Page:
Training Fruit Trees

One of the most dramatic contributions that can be made to a garden landscape by food plants is the technique of training fruit trees in two-dimensional patterns, known as ‘espalier’. Rather than planting fruit trees in an orchard-like arrangement they can be pruned and trained into a variety of different shapes, either free standing or supported against a wall, fence or other structure.

What is the Espalier Technique?

The espalier method entails training the fruit tree from an early age to develop shooting branches outward in a symmetrical pattern that leads to an almost two-dimensional plant. The growing shoots are pruned and the strongest tied to the support, trained to go sideways or upward and over the years the tree forms one of a number of different designs.

Although this leads to a dramatic look, particular if framed against a brick or stone wall, the origins of the method are about efficiency and growth and only later became aesthetic. The espalier method means that the fruit bearing portion of the tree always faces the sun, whereas a bush-style means that some branches and leaves will overshadow others.

This enables fruit that wouldn’t normally grow well in our climate to do better. This effect is enhanced if the fruit trees are on a wall as it absorbs the heat of the sun and releases it during the night, increasing the energy delivered to the plant and protecting it from the worst of the weather. These effects cause the fruit to mature more quickly and the concentration of the fruit makes it easier to gather the crop.

Different Espalier Patterns

Espalier patterns were developed in the Middle Ages although the is evidence that the technique originated in the Middle East. Many smaller, stoned fruit such as cherries, plums, peaches and apricots are often trained in a fan.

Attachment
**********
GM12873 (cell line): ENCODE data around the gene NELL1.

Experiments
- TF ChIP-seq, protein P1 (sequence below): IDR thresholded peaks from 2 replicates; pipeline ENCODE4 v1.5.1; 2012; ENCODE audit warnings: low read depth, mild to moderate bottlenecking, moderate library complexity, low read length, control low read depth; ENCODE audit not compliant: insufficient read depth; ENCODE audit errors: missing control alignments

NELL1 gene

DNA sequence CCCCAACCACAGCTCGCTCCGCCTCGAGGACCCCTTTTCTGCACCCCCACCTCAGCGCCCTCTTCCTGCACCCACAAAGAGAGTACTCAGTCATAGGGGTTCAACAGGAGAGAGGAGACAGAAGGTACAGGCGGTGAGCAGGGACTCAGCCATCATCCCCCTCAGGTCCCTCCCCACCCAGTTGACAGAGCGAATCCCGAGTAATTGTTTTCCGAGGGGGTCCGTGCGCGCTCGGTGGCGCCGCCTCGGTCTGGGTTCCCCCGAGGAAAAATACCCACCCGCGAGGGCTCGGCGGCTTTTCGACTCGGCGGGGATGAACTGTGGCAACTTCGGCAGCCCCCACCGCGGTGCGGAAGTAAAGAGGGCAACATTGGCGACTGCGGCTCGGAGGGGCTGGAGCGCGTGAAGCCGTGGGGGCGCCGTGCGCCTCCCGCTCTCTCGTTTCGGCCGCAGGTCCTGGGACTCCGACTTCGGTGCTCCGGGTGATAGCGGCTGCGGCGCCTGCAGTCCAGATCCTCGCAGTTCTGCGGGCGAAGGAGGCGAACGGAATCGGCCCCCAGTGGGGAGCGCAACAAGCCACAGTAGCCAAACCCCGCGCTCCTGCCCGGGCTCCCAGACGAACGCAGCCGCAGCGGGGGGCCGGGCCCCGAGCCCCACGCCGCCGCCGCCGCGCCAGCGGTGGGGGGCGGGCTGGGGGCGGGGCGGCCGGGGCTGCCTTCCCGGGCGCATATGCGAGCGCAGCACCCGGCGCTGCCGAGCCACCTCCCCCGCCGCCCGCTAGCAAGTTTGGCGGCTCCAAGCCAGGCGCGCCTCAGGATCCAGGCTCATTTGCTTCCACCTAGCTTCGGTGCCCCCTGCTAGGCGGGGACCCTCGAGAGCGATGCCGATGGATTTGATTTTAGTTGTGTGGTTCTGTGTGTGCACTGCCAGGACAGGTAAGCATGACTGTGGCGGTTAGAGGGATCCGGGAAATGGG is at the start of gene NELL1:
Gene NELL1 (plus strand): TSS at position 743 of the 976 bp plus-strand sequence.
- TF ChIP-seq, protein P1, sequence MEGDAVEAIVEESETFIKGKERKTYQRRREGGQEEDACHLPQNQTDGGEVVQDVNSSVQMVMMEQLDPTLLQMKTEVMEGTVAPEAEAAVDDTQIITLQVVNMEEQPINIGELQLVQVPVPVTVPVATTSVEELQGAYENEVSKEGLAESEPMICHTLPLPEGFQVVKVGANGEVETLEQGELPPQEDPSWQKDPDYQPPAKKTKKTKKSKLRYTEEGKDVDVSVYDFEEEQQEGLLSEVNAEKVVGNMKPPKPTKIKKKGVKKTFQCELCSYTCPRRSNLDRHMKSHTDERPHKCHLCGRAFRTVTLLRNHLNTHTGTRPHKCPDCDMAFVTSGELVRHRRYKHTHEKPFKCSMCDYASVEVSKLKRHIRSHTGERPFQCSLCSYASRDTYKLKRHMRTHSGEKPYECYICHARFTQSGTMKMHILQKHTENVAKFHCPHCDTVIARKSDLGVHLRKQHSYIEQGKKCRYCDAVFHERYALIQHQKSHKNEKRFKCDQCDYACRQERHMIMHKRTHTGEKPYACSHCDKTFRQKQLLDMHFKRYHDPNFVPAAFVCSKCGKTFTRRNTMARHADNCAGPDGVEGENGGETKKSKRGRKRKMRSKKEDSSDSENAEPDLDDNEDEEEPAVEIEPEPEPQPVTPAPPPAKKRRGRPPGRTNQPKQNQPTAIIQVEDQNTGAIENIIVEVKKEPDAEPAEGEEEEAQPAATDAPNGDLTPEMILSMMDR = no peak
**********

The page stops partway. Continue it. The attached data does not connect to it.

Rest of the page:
And while there’s nothing to stop apples and pears being grown this way it is more usual for them to be trained in a horizontal pattern. This will have one (or sometimes more) vertical main trunks with selected horizontal side shoots bearing the fruit.

What Can Espalier Offer to the Garden Landscape?

If you are planning to landscape your garden and include fruit trees then the espalier method can give you a lot more options. If you have a south-facing wall or fence that’s not particularly attractive then the espalier technique can obscure the offending wall and give you a fruit harvest every year as a bonus.

But espalier training doesn’t necessarily need a wall or fence. The fruit trees can be trained using a network of support sticks (bamboo is fine) that is extended each year until the tree is capable of standing on its own. This can be done with the fruit tree in a pot so that it can be moved around while it is being grown and trained.

Espalier as Hedge

If you plant a row of young fruit trees and train them in a cordon form then within about five years you will have an attractive screen. So an array of espalier-trained trees can do duty as a hedge to separate different areas of the garden both physically and visually.

Not only will it look dramatic, but you get the benefit of the fruit as well.